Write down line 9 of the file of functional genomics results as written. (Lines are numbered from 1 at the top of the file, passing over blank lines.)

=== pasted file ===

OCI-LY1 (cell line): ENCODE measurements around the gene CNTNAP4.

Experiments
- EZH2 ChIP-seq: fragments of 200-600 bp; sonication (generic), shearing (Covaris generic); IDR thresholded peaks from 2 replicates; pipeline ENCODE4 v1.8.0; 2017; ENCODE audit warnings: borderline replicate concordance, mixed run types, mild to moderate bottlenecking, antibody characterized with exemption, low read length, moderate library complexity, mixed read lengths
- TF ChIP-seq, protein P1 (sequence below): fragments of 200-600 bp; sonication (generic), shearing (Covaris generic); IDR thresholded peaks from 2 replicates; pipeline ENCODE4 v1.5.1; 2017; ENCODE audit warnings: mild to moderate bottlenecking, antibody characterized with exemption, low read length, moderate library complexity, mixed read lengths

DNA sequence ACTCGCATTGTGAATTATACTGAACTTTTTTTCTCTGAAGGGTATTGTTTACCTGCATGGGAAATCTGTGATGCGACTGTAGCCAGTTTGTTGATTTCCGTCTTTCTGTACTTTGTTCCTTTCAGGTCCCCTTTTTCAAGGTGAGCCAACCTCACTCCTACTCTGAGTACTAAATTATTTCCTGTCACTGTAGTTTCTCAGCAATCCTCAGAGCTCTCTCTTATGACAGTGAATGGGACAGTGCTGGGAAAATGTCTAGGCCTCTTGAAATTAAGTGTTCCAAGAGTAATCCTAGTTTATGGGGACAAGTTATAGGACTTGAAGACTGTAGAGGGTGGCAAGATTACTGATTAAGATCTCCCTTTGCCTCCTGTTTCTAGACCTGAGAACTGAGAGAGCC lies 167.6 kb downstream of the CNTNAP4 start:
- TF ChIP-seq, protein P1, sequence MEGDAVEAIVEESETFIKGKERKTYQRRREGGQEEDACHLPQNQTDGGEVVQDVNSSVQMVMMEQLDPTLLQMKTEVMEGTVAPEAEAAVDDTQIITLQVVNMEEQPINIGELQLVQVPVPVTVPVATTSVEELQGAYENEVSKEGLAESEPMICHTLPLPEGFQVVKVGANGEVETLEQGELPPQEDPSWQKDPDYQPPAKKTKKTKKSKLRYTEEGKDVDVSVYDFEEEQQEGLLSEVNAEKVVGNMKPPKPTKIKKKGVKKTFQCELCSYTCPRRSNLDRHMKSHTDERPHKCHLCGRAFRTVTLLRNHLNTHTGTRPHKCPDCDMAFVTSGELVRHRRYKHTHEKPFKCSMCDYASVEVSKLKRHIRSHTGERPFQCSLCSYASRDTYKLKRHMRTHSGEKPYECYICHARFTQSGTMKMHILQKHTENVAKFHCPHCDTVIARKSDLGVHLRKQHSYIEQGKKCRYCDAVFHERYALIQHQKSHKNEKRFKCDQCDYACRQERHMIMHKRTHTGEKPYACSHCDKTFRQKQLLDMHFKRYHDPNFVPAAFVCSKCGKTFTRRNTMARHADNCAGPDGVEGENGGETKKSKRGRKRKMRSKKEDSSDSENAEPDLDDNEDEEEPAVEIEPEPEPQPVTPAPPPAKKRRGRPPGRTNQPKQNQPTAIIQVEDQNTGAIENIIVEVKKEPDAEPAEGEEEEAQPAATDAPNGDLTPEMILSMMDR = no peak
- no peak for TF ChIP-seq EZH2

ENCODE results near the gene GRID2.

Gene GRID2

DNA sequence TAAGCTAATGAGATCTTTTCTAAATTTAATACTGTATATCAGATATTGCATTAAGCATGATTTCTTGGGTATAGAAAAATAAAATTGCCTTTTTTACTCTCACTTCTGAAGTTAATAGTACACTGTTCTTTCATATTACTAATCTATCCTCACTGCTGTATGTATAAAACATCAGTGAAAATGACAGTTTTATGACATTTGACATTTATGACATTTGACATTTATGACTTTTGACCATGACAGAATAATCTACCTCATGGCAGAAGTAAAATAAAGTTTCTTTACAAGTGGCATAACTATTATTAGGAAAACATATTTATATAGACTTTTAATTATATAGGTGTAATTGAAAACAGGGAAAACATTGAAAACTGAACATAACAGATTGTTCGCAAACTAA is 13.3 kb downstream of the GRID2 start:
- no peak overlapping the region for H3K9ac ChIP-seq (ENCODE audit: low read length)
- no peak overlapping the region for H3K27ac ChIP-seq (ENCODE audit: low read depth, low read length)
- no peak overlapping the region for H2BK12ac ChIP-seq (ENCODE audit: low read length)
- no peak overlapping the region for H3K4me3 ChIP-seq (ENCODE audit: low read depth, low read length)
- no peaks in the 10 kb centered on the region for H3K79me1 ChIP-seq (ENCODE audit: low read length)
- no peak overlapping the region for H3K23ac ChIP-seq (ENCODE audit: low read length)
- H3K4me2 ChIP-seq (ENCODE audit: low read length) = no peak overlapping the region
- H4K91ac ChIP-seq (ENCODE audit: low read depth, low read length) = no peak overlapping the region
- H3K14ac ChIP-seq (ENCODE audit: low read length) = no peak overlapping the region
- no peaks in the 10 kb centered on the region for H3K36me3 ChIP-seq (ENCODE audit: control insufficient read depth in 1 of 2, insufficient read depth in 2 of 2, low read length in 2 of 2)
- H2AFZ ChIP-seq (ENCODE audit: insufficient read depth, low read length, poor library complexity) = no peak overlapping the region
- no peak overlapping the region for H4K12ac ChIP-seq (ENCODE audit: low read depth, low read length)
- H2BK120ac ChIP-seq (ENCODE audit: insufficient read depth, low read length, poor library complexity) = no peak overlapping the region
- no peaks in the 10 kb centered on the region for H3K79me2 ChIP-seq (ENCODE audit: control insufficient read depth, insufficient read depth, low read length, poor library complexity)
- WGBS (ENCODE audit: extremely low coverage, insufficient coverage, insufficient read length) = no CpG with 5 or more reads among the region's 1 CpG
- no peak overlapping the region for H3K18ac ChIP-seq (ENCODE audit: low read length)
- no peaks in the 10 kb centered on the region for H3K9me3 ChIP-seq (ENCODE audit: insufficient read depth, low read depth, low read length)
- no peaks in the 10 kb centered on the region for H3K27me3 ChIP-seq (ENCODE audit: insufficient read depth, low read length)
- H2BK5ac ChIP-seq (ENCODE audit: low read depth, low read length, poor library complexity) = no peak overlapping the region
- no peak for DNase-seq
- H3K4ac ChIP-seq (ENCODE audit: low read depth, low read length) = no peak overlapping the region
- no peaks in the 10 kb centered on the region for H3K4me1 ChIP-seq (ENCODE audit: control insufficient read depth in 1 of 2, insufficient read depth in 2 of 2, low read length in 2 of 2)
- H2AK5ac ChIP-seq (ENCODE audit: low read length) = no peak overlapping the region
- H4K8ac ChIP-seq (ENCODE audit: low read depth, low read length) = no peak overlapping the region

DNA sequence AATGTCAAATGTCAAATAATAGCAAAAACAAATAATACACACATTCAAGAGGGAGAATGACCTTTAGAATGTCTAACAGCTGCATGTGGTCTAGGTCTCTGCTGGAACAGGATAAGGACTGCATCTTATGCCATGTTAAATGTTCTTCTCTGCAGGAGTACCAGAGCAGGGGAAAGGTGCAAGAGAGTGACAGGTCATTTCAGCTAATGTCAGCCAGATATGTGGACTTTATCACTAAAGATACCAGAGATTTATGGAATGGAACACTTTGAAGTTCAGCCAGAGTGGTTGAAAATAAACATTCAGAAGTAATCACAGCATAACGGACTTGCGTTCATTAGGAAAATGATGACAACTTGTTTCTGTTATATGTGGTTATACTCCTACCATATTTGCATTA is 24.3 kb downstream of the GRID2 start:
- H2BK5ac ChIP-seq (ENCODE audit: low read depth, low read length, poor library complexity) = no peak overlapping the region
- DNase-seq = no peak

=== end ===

Gene GRID2